Modify the above program so that it uses a for loop to display all the values in the array, all on the same line, each value formatted to two decimal places and followed by a space.

Hint: you can hardcode the number of elements in the array for your ‘for’ loop, OR for extra credit figure out how to use sizeof to get the number of elements in the array.

Use setprecision from the iomanip header.

If you resort to using printf(), you get half credit …. :)

But my advice is, don’t be afraid to Google the right answer. Or just peek. It’s a good way to learn.

[spoiler show="Show answer ...."]

#include <iostream>
#include <iomanip>

using namespace std;

int main()
{
    double values[] = {0.154, 33.2423, 0.444, 0.75, 1.632};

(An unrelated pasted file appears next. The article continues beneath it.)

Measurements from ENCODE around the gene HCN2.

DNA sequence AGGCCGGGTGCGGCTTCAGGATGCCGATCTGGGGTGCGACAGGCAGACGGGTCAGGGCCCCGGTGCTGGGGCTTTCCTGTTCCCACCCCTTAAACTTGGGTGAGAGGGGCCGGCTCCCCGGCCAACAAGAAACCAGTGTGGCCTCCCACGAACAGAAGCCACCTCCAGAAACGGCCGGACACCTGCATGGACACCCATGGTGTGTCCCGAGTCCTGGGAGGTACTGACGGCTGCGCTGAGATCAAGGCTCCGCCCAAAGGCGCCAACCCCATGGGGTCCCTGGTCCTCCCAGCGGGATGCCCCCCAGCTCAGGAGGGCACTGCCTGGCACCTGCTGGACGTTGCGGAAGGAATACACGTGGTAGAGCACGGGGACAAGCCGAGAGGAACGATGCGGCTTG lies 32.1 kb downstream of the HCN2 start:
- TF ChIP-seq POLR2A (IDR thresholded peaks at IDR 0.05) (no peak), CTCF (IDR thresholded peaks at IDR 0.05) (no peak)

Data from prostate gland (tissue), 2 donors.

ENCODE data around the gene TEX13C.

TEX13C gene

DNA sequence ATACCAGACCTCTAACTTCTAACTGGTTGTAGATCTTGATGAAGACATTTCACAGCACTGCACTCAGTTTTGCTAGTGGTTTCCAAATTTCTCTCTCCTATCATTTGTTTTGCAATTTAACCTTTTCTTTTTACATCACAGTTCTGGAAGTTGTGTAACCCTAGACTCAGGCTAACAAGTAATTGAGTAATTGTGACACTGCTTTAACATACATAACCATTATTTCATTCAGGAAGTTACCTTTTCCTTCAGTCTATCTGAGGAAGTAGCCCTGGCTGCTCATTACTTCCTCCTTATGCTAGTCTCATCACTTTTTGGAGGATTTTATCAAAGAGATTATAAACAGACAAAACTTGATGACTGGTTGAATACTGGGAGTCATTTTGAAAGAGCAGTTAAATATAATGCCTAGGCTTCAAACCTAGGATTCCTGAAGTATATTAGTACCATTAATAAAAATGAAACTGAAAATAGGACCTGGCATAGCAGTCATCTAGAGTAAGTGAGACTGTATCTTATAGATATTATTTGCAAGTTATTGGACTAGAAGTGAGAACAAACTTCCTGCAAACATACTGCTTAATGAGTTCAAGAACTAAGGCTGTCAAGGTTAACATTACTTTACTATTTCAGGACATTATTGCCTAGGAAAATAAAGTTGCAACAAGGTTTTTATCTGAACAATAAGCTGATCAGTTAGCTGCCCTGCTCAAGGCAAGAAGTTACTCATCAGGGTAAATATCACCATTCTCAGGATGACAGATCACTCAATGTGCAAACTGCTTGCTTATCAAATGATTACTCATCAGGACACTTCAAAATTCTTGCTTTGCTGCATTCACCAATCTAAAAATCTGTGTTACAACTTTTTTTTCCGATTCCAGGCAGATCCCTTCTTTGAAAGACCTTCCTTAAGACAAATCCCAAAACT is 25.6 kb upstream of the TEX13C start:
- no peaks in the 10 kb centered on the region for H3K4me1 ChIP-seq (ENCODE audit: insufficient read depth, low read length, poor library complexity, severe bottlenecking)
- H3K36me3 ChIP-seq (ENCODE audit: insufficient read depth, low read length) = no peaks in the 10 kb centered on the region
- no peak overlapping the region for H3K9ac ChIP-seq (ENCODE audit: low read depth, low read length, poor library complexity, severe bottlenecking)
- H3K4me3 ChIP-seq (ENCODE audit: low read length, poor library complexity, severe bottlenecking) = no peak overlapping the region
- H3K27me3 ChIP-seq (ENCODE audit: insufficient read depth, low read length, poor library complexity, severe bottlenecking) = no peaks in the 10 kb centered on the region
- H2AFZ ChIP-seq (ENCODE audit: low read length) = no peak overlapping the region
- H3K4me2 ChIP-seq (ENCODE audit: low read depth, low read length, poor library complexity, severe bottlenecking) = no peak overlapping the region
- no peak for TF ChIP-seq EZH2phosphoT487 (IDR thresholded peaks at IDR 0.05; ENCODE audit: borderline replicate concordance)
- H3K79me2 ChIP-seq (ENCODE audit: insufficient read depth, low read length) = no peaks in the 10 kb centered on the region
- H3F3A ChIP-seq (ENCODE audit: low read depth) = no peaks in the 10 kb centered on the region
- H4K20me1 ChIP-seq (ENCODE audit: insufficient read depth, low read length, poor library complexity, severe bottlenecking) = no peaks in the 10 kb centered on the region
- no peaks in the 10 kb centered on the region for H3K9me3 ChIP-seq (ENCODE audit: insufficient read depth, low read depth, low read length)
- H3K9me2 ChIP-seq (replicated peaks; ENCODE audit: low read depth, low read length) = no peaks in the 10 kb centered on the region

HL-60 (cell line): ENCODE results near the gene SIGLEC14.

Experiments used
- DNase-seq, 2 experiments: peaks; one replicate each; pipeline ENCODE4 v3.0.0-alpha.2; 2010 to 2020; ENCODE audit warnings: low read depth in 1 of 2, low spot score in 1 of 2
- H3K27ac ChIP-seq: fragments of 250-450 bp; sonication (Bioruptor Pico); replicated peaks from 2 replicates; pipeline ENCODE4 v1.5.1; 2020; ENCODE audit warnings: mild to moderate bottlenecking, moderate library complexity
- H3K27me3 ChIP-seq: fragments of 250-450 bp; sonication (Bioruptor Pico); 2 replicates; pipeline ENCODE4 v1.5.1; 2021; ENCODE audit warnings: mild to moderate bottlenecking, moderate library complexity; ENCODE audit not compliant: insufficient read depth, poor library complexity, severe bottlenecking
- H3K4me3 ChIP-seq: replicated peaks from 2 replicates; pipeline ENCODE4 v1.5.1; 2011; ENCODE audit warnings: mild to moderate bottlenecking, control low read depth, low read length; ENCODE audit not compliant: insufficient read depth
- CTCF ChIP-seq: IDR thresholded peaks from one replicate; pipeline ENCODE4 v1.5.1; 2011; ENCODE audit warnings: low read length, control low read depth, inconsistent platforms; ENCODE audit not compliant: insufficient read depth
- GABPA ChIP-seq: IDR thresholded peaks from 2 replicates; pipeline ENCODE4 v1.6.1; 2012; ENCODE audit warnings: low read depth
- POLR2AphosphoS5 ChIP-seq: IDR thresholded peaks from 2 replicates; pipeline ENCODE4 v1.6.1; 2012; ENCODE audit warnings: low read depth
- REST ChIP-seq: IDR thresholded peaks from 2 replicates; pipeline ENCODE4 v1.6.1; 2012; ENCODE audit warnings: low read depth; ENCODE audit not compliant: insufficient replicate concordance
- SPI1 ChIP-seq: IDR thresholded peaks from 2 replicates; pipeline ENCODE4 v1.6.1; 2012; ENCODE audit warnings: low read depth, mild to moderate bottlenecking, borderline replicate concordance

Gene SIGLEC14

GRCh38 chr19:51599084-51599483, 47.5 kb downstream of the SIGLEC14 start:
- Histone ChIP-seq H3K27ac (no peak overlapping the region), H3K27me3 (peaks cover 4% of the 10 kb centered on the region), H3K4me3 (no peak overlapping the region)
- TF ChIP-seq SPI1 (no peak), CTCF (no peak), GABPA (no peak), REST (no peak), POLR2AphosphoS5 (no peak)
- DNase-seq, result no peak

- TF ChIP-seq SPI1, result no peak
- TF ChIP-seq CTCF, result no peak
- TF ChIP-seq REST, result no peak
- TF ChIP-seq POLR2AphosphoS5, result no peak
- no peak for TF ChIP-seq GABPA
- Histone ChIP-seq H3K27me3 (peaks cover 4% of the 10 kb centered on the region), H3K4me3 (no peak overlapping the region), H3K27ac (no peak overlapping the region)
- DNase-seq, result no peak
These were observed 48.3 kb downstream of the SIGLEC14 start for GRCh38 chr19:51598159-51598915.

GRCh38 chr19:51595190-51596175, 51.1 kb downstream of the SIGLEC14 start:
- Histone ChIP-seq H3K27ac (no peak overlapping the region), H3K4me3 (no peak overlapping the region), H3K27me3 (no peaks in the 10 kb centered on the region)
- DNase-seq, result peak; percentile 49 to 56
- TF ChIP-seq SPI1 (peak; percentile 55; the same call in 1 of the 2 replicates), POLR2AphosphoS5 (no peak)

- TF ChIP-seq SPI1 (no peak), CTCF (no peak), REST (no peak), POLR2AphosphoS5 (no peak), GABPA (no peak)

for(int i=0; i < sizeof(values)/sizeof(double); i++)
    {
        cout << setprecision(2) << values[i] << " ";
    }

    cout << endl;

    return 0;

}

[/spoiler]

Two Dimensional Arrays

A bit trickier, this one. Write an application that creates a two-dimensional array of doubles, with two rows and three columns. Print the value in the second row and third column.

Hint: 2D arrays can be declared using [][] instead of []. But you’ll need to put the actual number of array elements into these square brackets. Hey, it’s not Java!

When you initialize the array (put actual numbers into it), remember that each element is an array in itself.

If while attempting this question, you suffer a severe psychotic reaction and have to be placed in a special backwards jacket for your own protection, try looking at the answer, then cover it up again and see if you can remember how to do it. Once you’ve got your arms free, that is.